Old Story, New Title; No Time for Generals

By West, Woody | Insight on the News, November 4, 1996 | Go to article overview

Old Story, New Title; No Time for Generals


West, Woody, Insight on the News


Most Americans likely believe their tax dollars are more efficaciously spent by the armed forces than other warrens of Brobdingnagian government. The termites of waste and fraud gnaw away at the military, of course, but probably less voraciously than at the Department of Health, Wealth and Happiness.

Which brings us to Marine Corps generals, Navy admirals and the rest of those who perch at the top of the martial heap. The Marines asked for and Congress has approved 12 more generals for the Corps. This expands the number of general officers from 68 to 80.

That doesn't sound like a huge increase. Except that this will provide the Corps with one more general than it had at the end of World War II -- when there were 475,000 Marines, contrasted to today's 174,000.

The commandant, Gen. Charles C. Krulak, says the additional stars are needed to ensure that the Marine Corps has fair representation on joint military commands, for one thing. But the Marine Corps request agitated some on Capitol Hill, including Sen. Charles E. Grassley, Republican from Iowa. Grassley quoted Marine Gen. John J. Sheehan of the U.S. Atlantic Command: "Headquarters should not be growing as the force shrinks. The growth in headquarters staff jobs is threatening war-fighting capability." (Guess who's not going to be invited to the commandant's Christmas party.) Grassley, calling the process "top-sizing," is concerned that the other branches will decide to beef up their brass, too.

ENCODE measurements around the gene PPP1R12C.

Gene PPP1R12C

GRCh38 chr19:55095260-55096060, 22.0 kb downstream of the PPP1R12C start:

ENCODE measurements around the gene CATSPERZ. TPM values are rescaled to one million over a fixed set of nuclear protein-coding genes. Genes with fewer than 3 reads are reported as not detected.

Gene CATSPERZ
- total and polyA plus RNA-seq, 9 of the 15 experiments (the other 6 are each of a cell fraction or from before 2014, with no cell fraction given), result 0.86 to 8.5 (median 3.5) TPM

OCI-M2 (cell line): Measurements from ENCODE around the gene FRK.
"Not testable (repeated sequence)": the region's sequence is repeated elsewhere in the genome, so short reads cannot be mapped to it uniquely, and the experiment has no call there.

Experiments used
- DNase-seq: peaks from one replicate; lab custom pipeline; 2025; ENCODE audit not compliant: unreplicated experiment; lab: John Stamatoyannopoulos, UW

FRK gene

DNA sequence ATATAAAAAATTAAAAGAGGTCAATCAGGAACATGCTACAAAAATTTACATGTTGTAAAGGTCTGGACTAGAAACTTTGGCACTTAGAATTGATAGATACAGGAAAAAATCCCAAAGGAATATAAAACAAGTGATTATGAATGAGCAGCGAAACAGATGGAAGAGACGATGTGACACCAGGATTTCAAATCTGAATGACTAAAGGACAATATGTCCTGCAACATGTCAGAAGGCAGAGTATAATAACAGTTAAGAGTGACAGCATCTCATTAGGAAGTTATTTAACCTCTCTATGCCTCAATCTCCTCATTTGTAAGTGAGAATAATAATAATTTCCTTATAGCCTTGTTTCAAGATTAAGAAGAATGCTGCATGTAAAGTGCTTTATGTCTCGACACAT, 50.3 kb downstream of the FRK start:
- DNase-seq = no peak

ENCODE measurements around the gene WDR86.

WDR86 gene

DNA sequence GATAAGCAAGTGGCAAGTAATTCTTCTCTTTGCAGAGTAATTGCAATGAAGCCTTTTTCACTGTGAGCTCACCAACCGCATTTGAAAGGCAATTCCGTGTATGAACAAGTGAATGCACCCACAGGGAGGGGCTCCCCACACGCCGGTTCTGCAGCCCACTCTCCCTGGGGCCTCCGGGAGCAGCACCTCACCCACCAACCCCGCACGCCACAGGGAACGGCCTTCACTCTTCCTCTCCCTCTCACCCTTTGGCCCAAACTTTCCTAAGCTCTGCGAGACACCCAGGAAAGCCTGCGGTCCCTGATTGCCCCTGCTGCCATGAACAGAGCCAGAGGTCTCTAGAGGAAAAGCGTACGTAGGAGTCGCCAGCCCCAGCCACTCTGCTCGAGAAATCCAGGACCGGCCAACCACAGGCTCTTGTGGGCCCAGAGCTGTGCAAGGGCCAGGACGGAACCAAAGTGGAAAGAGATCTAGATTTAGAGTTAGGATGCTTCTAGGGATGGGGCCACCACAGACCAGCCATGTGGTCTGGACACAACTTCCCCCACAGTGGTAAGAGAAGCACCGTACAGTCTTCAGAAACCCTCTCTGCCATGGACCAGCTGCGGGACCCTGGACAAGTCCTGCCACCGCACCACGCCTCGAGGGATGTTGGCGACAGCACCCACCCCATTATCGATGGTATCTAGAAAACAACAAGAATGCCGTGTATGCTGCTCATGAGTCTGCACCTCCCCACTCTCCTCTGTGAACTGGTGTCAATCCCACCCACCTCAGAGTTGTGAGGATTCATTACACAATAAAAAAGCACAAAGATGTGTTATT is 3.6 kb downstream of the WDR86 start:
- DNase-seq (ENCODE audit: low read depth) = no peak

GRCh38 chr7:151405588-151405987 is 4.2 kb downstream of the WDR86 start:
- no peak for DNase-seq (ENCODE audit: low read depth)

Last spring, the Navy informed the Senate Armed Services Committee that 25 to 30 new flag officers -- admirals, that is -- are needed "to have a manageable number of people to assign without having to rely on gapped billets or filling flag-officer billets with senior captains." Well, we don't want sailors tumbling into those gapped billets. But the Navy is scheduled to shrink from its current 428,000 officers and enlisted men to 395,000 by 1998.

The Army and Air Force haven't publicly weighed in on the matter. It just might be that both will discover a deficit of generals in their neighborhoods.

The Marine Corps is not profligate. To the contrary, it traditionally has had to make do with outdated and castoff gear. Still, the relatively heavy increase in globe-and-anchor generals suggests some interesting formations: A snappy Brigadier General Silent Drill Platoon or, to supplement the busy Marine Band, a chamber-music quartet of major generals. …

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